Christina Buckridge, Corporate Affairs Manager, University of Melbourne writes: Re. “Guilty feet got no rhythm: VCA demolishes tap-dancing studio” (yesterday, item 10). It’s a puzzle as to how even selective reporting of events at the University of Melbourne’s Faculty of the VCA and Music can turn the provision of two refurbished dance studios (to replace one studio) and permanent homes for the Wilin Centre for Indigenous Arts & Cultural Development and the wardrobe department into a “public relations disaster”.

It was also wrongly reported that a 20-seat theatre known as “The Shed”, was “razed by bulldozers” — although elsewhere the article says its “fate” is unknown. A quick look would have shown it is still there.

Staff have been regularly consulted over the move from the temporary demountables to permanent refurbished accommodation in the former VCA Secondary School (for the studios and costume department) and to the Hub for the Wilin Centre, giving it a central location. All were located in their new homes before the demise of the demountables.

An email sent to staff on Friday was simply to alert them (and so alert their students) that demolition work would be taking place on campus this week. More detailed emails had been sent to all staff in June and August.

Crikey has also misrepresented a letter from Acting Vice-Chancellor Susan Elliott which did not accuse “Baillieu of impinging on academic freedom”. It was in fact a letter to all members of the Legislative Council offering additional information to help inform their debate of the proposed Notice of Motion, listed on 1 September. The letter to the MLCs (10 Sept) pre-dated Mr Baillieu’s open letter (12 Sept) which was not to “University management” but to students and staff of VCAM.

I am surprised to hear I “condemned the students’ protest”, but I certainly thought it sad that no one had thought to check their facts before making erroneous claims on the internet.

VCAM has been faced with an annual $5 million to $6 million Commonwealth funding shortfall which has been picked up by the University since 2005. The University has contributed around $41 million to VCAM over the past three years and with another $33.4 million committed in 2010 and 2011. Additional funding includes around $5 million in a digital upgrade for Film and Television, $6million to upgrade infrastructure at the Southbank Campus, and $5m allocated in 2010 to further upgrade the Elisabeth Murdoch building.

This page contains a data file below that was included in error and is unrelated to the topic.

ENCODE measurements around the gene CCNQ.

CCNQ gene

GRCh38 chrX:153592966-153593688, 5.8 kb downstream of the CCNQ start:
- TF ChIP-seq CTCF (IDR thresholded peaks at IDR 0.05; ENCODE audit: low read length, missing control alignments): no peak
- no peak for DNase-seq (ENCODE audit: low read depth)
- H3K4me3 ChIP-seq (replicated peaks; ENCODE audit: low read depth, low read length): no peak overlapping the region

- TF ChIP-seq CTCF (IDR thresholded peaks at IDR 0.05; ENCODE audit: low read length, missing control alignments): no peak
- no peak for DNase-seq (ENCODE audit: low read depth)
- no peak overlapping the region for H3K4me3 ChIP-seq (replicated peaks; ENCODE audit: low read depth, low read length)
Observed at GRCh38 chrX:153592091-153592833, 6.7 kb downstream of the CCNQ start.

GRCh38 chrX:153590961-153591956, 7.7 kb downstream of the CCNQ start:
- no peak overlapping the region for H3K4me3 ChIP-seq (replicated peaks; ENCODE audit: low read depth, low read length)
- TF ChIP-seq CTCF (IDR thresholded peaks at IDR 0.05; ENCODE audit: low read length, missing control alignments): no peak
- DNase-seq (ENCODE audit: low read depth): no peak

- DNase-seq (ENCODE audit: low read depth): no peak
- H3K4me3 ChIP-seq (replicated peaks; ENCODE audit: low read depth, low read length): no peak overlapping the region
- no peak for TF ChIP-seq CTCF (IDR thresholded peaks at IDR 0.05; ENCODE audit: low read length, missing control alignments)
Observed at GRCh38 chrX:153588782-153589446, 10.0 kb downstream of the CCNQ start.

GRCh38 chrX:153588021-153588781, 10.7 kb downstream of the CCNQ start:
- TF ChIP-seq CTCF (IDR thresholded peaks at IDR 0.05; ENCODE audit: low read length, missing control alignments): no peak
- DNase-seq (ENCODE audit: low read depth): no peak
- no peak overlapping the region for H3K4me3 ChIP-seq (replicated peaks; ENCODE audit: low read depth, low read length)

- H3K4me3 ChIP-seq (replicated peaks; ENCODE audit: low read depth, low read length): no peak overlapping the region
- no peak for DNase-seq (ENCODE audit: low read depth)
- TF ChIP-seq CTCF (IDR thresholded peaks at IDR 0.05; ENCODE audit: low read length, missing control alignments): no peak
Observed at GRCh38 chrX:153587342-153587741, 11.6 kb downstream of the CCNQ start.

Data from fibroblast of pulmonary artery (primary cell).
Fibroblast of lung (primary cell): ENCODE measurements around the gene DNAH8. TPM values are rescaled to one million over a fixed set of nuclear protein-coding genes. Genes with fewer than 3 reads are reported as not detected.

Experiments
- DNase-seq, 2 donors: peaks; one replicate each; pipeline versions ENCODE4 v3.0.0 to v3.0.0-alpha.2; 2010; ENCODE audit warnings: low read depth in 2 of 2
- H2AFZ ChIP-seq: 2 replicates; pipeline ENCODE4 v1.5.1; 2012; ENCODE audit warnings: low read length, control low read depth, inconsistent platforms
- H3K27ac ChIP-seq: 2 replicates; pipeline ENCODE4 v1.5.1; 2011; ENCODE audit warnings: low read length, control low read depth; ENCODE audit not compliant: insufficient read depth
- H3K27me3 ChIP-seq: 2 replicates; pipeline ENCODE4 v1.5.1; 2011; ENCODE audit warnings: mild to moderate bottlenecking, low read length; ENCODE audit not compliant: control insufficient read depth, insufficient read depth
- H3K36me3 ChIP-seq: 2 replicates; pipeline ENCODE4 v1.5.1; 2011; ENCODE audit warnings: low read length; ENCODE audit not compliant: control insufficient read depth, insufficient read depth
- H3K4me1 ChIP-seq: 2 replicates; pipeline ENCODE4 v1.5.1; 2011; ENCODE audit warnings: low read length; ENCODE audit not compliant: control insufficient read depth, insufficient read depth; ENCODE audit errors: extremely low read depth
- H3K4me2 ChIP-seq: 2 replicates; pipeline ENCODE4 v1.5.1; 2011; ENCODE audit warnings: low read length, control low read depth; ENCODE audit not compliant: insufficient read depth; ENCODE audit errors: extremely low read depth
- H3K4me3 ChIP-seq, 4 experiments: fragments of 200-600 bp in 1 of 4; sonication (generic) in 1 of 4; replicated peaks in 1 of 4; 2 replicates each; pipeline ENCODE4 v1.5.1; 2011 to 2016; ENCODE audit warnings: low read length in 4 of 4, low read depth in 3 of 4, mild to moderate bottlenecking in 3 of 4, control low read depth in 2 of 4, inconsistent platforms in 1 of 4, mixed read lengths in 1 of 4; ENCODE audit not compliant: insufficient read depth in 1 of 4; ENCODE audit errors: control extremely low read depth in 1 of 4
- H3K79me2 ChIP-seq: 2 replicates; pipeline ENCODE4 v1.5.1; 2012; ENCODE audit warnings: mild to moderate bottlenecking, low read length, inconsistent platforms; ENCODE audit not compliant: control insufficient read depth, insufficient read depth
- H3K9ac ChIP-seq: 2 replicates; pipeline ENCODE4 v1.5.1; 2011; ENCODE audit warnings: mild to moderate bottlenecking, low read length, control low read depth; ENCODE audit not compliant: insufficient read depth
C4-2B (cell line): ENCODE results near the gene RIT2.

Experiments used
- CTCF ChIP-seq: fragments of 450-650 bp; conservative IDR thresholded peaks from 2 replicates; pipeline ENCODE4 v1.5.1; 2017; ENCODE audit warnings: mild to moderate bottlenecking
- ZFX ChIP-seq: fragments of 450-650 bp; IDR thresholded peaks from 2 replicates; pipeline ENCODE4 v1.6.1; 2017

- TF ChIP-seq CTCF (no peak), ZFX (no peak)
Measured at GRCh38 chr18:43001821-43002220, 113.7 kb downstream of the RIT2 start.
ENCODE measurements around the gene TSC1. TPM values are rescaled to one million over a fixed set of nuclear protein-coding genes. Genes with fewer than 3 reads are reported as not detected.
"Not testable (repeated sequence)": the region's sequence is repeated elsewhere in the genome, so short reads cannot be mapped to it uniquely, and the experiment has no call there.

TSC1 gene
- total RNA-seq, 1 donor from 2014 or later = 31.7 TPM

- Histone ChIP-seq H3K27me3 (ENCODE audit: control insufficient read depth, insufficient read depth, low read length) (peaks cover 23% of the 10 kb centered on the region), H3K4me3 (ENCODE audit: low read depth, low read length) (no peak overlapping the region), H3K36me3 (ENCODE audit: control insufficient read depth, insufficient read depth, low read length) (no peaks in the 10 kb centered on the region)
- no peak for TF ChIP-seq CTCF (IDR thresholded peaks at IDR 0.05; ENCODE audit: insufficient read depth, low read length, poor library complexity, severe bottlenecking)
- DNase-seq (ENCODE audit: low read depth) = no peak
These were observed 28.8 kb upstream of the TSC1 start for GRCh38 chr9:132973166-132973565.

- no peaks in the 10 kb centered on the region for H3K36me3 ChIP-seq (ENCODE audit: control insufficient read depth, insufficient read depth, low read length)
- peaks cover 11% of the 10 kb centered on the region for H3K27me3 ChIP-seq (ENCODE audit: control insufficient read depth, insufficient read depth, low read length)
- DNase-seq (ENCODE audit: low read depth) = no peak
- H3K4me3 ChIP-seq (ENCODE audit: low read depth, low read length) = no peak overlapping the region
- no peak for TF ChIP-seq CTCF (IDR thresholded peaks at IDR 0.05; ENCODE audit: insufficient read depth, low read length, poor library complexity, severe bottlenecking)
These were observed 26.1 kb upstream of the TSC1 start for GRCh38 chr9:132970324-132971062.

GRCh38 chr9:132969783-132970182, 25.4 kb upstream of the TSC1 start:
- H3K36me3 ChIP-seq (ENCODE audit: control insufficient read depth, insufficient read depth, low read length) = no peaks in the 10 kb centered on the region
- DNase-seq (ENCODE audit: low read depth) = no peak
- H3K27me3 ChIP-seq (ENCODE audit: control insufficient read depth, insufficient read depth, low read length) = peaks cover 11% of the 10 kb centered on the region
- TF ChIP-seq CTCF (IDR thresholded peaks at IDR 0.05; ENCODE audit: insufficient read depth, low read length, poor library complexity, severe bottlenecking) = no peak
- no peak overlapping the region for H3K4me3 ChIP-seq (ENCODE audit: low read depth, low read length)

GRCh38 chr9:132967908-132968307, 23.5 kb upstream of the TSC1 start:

The “rent” referred to in the Crikey article is simply an element of the University’s budget model under which all income earned in respect of its faculties is allocated to the faculties according to the manner in which it is earned. The University then expects each faculty to contribute to the costs associated with occupancy of the facilities that the faculty uses. This gives transparency to the budget process.

Diplomatic appointments:

Cathy Bannister writes: Re. Yesterday’s editorial. Crikey wrote:

…appointments and overseas postings can also be used quite effectively to place critics at arm’s length, a sort of exile if you will. In this light we should not be surprised if Mark Latham is soon appointed as Australia’s new representative in Djibouti … Guinea-Bissau perhaps? Tonga?

Tonga’s a bit close, isn’t it?

Vicki Buchbach writes: Re. “Fair shares: Nelson gets the EU, Beazley gets US” (yesterday, item 11). It’s an easy typo to make but surely the only diplomatic “dessert of incumbency” would be Bombe Alaska.

Open borders:

Justin Templer writes: Peter Shaw’s comment (yesterday, comments) cuts to the heart of the irresolvable debate over whether a country’s borders should be open to all comers. Peter wrote: “Isn’t it obvious that all intelligent people SHOULD be hostile to the free movement of people?”

This idea will be offensive to many — most of them having proud self-regard of their own liberal conscience while in fact supporting a status quo which is entirely predicated against the free movement of people. Considering that there were 42 million “uprooted” people recognized by UNHCR in 2008 (which excludes the rooted starving), should our policy be to:

(a) Choose a country of concern and fly a continuous “Berlin Airlift” of Jumbos to that country to bring back refugees and displaced persons?
(b) Close the borders and allow no-one in?
(c) Admit a few through official channels and also a few others who risk their lives on leaky boats – then make an enormous fuss over whether this is too many or too few?

Obviously (c) is what we and most of the rest of the world have opted for — it roughly meets our commitments under UN conventions and assuages our national conscience. And it allows us to pretend that we are not hostile to the free movement of people when, in reality, we are entirely hostile to this idea.


Sam Kennedy writes: Re. Les Heimann (yesterday, comments) who wrote: “It makes me very angry that Crikey allows a stage to peddle their hatred.” I actually don’t see much hatred, more concern, and I’m curious on what acceptable platform does he think people can discuss/debate Israel and its actions.

I haven’t seen one yet where people aren’t attacked by “Israel lovers”. The one thing I like about the debate/articles in Crikey and on The Guardian website is that I have stopped feeling that all Jews are to blame for Israel’s actions which, if I think about it, is a very good thing.

The SMH, Crabb and crosswords:

Maria Conidaris writes: Further to Fran Kirby (Wednesday, comments), Column 8 seems to have re-surfaced at www.smh.com.au. Now, if only they’d resurrect the crosswords page…

Peter Wotton writes: Re. Dione McDonald (yesterday, comments), The Sydney Morning Herald may have lost both Alan Ramsay and now Annabel Crabb, but at least we now have Mike Carlton back again!

Crikey comment support group:

Jenny Morris writes: Ah, Brett Gaskin (yesterday, comments), published at last! A simple tip: to be published, you have to write in. Granted, not every comment, query or whatever else is published in my experience, but the averages are fairly good if you can spell and articulate your view clearly enough. Having discovered there’s no glass ceiling to break through (that I know of), can we look forward to more comments from you?